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Publication . Article . 2005

The Stock Market's Reaction to Unemployment News: Why Bad News is Usually Good for Stocks

John H. Boyd; Jian Hu; Ravi Jagannathan;
Open Access
Abstract

We find that on average, an announcement of rising unemployment is good news for stocks during economic expansions and bad news during economic contractions. Unemployment news bundles three types of primitive information relevant for valuing stocks: information about future interest rates, the equity risk premium, and corporate earnings and dividends. The nature of the information bundle, and hence the relative importance of the three effects, changes over time depending on the state of the economy. For stocks as a group, information about interest rates dominates during expansions and information about future corporate dividends dominates during contractions. THIS STUDY INVESTIGATES THE SHORT-RUN response of stock prices to the arrival of macroeconomic news. The particular news event we consider is the Bureau of Labor Statistic’s (BLS) monthly announcement of the unemployment rate. We establish that the stock market’s response to unemployment news arrival depends on whether the economy is expanding or contracting. On average, the stock market responds positively to news of rising unemployment in expansions, and negatively in contractions. Since the economy is usually in an expansion phase, it follows that the stock market usually rises on the announcement of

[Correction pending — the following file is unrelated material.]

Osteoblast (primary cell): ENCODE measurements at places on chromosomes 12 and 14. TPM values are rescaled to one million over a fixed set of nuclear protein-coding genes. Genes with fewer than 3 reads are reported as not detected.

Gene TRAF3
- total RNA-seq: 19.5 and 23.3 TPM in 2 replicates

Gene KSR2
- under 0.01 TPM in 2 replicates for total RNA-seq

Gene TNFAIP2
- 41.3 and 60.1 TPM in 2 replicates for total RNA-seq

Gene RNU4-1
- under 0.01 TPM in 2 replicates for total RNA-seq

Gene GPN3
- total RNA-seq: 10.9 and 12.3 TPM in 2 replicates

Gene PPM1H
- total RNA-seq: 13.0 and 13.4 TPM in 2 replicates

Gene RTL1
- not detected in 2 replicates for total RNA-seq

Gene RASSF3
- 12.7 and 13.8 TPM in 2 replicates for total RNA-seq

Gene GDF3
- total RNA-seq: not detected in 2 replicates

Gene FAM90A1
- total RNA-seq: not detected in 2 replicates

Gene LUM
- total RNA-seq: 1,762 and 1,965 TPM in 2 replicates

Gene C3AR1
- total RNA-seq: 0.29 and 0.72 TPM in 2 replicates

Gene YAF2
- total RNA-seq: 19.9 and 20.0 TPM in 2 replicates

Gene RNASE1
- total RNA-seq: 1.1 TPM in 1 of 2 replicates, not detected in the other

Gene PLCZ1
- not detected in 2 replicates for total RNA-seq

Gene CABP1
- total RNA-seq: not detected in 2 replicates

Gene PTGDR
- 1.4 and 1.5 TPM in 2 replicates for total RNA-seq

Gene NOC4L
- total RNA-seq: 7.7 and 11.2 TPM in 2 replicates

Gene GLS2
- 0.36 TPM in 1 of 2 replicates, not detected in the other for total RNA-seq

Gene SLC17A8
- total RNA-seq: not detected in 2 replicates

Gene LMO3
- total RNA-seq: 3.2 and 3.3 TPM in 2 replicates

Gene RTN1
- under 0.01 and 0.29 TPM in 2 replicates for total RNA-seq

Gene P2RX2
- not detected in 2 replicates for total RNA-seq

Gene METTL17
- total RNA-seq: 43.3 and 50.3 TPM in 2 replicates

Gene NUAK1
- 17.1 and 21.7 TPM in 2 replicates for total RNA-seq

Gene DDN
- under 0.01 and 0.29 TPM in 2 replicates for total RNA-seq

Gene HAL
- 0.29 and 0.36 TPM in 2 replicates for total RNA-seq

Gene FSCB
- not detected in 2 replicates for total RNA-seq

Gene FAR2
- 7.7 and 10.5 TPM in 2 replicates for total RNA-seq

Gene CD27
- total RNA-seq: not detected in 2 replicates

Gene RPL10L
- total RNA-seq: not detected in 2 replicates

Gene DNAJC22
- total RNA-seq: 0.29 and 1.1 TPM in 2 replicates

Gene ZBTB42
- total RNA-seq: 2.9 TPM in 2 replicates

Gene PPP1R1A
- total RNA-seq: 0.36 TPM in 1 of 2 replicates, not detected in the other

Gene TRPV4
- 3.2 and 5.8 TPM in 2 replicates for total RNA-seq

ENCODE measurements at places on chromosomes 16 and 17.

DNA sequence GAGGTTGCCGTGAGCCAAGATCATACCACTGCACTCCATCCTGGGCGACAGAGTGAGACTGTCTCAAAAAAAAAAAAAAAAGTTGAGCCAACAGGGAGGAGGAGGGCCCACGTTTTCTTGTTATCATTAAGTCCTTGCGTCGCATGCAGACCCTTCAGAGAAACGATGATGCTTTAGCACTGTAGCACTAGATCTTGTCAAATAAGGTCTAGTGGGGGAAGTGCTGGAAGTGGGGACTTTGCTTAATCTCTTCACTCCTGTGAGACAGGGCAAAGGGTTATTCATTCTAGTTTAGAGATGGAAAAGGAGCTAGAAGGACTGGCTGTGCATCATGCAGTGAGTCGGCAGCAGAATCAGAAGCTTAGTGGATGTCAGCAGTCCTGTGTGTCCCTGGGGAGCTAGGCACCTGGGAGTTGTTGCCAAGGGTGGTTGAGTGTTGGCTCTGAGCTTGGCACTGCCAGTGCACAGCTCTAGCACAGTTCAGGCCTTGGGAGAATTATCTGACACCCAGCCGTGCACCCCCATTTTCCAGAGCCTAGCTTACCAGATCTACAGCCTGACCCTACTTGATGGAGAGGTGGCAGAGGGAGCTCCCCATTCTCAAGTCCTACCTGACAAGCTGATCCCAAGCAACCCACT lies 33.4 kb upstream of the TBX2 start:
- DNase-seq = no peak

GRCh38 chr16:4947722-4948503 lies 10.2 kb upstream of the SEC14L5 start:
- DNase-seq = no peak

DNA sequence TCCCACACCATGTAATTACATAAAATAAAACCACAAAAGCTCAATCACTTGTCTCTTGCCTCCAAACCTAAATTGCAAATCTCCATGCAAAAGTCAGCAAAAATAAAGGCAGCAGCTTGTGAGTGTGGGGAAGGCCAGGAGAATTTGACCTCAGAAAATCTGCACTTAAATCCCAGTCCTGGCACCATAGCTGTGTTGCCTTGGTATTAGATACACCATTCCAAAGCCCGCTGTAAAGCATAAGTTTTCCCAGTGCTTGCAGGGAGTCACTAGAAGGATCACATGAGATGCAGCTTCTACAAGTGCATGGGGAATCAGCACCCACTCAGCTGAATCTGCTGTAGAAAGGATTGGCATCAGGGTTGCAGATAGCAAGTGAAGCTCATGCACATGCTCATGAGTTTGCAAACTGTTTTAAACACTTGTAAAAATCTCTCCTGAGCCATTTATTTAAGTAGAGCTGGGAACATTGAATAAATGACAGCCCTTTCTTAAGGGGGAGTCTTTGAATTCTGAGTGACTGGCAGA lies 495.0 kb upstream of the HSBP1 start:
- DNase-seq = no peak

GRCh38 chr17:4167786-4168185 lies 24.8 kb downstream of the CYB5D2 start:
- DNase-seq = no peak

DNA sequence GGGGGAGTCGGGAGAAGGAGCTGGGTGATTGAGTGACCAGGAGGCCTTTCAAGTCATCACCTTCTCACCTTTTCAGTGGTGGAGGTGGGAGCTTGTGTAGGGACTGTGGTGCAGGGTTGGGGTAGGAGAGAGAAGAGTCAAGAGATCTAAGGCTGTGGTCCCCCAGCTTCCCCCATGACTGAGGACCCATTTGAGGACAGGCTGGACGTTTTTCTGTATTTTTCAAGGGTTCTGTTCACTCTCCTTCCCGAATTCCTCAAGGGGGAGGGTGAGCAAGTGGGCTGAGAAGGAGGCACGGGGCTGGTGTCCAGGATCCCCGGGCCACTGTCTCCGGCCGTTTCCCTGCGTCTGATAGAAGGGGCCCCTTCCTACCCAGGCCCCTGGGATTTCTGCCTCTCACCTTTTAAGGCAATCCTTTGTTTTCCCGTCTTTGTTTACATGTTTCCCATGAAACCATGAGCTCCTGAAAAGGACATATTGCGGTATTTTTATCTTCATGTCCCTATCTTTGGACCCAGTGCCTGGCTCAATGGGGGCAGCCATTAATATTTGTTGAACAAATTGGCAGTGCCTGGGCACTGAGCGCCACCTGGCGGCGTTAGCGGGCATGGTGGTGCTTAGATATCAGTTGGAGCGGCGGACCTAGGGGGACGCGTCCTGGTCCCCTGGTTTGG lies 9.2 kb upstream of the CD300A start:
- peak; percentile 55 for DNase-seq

Subjects by Vocabulary

JEL Classification: jel:E3 jel:G1

Microsoft Academic Graph classification: Dividend Future interest Stock market Financial economics Unemployment media_common.quotation_subject media_common Economics Earnings Growth stock Interest rate Risk premium Stock (geology) Statistic Monetary economics

Subjects

Economics and Econometrics, Finance, Accounting

French, Kenneth R., G. William Schwert and Robert F. Stambaugh, 1987, “Expected stock returns and volatility”, Journal of Financial Economics, 19, 3-29.

Gertler, M., Grinols, E.L. (1982), “Unemployment, Inflation, and Common Stock Returns”, Journal of Money, Credit and Banking 14, 216-233.

Glosten, Lawrence R., Ravi Jagannathan, and David Runkle, 1993, “On the relation between the Expected Value and the Volatility of the Nominal Excess Return on Stocks”, Journal of Finance, Vol 48, No. 5, 1779-1801. [OpenAIRE]

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